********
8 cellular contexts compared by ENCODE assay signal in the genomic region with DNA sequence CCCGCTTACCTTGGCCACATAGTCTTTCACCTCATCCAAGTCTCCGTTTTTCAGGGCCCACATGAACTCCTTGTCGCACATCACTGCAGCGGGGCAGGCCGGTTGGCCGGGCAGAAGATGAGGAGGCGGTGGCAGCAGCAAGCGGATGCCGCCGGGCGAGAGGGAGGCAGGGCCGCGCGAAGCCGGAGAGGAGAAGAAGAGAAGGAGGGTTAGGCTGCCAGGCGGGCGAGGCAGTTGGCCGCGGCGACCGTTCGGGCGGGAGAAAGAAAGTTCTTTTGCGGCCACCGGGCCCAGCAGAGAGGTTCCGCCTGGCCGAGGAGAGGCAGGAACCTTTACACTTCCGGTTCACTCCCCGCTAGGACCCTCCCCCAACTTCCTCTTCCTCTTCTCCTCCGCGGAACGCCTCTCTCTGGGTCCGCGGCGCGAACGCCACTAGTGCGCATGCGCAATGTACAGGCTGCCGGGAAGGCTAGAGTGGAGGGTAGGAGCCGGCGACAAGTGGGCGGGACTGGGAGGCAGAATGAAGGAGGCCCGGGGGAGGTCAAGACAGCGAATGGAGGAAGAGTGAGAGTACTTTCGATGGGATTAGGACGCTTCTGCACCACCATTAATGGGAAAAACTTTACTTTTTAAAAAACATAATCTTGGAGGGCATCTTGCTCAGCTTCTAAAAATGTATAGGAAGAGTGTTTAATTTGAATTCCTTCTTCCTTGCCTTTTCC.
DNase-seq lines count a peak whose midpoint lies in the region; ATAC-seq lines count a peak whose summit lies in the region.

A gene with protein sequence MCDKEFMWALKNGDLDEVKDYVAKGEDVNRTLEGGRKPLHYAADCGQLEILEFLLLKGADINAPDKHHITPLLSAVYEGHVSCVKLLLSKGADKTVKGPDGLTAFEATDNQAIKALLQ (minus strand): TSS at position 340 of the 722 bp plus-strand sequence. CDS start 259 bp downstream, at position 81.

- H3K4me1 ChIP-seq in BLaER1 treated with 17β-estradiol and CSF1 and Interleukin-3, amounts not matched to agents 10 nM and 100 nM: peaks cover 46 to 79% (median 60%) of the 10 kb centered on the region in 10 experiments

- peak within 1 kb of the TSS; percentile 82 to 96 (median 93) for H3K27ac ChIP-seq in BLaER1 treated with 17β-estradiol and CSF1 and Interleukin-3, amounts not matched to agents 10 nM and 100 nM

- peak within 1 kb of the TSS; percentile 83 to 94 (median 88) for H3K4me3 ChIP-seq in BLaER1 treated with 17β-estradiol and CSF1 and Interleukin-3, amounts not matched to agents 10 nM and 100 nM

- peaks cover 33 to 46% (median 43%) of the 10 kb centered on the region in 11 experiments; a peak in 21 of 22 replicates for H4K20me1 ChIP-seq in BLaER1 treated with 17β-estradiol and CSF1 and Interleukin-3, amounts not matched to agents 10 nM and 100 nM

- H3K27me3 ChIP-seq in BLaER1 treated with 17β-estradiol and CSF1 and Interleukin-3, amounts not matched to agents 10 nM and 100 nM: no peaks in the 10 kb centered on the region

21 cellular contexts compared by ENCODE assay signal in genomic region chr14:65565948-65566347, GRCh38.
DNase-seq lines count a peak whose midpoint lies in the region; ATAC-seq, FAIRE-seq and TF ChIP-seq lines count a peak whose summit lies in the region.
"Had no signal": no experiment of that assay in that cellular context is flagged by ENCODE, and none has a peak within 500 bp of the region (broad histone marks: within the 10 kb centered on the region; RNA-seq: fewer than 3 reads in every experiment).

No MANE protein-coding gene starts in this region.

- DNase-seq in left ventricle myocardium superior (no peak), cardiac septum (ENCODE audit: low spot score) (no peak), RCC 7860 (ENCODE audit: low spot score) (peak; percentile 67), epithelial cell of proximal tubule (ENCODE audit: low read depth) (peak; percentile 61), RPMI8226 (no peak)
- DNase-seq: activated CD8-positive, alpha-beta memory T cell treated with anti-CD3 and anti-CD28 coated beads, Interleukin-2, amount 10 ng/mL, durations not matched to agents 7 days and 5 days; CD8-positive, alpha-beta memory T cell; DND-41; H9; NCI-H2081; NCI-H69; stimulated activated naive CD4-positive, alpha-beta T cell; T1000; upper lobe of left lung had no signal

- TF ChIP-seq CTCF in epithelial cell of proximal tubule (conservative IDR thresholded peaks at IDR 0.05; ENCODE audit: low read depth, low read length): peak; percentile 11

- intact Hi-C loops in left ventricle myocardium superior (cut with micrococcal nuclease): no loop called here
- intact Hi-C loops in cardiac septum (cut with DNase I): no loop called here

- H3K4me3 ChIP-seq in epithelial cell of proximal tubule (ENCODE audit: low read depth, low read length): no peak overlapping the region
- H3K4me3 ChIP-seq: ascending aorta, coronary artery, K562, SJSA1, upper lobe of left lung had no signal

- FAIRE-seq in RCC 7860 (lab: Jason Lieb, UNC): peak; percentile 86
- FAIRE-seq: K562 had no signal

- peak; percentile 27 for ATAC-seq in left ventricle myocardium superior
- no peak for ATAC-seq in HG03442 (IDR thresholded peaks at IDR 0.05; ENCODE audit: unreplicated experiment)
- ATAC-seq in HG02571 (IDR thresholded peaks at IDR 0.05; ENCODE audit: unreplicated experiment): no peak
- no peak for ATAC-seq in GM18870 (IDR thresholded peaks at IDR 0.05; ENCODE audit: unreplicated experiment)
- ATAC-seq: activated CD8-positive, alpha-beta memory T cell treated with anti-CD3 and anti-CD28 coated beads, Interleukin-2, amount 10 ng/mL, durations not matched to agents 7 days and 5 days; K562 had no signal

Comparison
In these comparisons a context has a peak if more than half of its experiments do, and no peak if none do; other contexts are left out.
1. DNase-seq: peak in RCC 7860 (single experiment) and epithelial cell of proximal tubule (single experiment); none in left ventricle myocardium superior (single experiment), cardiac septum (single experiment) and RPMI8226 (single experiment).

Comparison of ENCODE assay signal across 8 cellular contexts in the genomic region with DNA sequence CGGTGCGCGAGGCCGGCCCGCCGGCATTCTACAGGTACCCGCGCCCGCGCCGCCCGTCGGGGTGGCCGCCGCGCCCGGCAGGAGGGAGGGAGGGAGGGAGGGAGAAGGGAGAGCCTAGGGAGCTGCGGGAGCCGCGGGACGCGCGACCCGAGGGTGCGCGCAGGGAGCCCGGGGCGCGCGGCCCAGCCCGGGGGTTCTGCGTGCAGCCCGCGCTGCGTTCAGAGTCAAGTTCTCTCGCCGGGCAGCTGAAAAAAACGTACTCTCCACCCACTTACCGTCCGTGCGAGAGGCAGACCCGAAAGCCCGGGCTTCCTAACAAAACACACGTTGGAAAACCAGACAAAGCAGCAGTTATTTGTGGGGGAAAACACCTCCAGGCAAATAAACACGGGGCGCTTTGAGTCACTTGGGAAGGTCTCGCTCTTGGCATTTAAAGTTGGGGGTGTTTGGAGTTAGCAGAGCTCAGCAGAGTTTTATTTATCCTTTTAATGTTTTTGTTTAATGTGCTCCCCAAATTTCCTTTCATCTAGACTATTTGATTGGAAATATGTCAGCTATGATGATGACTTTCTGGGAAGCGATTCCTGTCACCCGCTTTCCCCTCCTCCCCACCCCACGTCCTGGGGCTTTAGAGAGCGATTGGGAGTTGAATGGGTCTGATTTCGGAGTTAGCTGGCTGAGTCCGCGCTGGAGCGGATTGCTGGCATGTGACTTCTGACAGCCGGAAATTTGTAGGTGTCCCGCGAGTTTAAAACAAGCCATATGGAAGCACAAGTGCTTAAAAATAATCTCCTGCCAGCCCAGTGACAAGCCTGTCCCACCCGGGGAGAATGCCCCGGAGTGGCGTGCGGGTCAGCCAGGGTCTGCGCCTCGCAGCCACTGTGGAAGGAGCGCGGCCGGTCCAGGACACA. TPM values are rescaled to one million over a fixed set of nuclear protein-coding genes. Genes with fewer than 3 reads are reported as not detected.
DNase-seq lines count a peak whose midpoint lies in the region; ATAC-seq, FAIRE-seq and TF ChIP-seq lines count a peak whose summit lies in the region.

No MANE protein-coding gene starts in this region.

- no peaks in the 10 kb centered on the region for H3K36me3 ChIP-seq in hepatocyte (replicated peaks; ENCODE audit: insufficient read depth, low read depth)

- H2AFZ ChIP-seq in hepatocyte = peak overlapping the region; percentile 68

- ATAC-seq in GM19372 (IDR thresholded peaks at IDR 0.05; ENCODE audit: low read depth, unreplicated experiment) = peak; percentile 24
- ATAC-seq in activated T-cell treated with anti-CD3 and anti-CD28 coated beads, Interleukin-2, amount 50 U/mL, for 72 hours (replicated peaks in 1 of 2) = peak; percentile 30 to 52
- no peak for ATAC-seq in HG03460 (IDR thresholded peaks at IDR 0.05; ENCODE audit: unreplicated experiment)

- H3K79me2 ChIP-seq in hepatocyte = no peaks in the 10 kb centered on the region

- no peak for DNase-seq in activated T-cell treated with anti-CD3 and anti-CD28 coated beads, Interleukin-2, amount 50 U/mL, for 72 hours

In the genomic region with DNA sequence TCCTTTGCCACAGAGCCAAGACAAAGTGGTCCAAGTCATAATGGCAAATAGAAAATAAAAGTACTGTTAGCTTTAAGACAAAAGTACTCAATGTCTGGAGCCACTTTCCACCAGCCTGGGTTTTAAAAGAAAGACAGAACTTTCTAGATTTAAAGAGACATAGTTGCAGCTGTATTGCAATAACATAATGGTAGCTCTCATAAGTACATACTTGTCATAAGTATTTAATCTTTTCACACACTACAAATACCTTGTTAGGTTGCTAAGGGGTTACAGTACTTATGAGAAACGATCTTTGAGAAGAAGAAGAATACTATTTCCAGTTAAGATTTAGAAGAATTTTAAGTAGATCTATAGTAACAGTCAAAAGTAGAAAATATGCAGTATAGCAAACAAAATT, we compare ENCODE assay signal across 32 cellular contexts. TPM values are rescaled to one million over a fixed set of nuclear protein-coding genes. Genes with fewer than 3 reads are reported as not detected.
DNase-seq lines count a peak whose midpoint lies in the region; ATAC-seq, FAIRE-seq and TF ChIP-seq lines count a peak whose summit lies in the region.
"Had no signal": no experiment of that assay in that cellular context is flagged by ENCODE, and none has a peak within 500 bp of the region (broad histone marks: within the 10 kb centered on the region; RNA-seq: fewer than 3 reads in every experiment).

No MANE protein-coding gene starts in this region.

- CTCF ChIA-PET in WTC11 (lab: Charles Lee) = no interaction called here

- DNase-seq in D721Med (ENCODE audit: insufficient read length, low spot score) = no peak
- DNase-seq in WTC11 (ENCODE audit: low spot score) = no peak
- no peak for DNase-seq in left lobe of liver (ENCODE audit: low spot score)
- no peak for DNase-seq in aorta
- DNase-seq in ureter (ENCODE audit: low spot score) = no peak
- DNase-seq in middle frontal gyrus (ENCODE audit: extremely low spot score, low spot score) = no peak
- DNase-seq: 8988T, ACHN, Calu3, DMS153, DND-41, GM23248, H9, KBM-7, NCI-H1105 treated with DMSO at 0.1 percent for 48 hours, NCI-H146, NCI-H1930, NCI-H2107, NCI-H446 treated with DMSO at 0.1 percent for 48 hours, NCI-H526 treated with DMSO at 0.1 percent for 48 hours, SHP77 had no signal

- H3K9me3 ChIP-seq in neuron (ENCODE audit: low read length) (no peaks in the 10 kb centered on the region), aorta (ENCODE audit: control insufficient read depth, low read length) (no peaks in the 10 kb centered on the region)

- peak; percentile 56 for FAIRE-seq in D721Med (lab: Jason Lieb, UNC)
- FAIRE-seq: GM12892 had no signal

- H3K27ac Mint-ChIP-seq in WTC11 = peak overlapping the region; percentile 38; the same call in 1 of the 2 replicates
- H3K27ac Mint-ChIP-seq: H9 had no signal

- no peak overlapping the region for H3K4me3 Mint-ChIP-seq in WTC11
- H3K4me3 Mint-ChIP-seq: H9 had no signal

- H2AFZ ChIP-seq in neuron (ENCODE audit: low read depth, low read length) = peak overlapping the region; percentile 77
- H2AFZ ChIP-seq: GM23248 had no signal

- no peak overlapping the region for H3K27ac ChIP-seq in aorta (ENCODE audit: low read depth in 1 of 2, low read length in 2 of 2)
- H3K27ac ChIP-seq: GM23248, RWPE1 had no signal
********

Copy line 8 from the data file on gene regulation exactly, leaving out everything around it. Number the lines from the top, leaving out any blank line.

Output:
- H3K27me3 ChIP-seq in BLaER1 treated with 17β-estradiol and CSF1 and Interleukin-3, amounts not matched to agents 10 nM and 100 nM: no peaks in the 10 kb centered on the region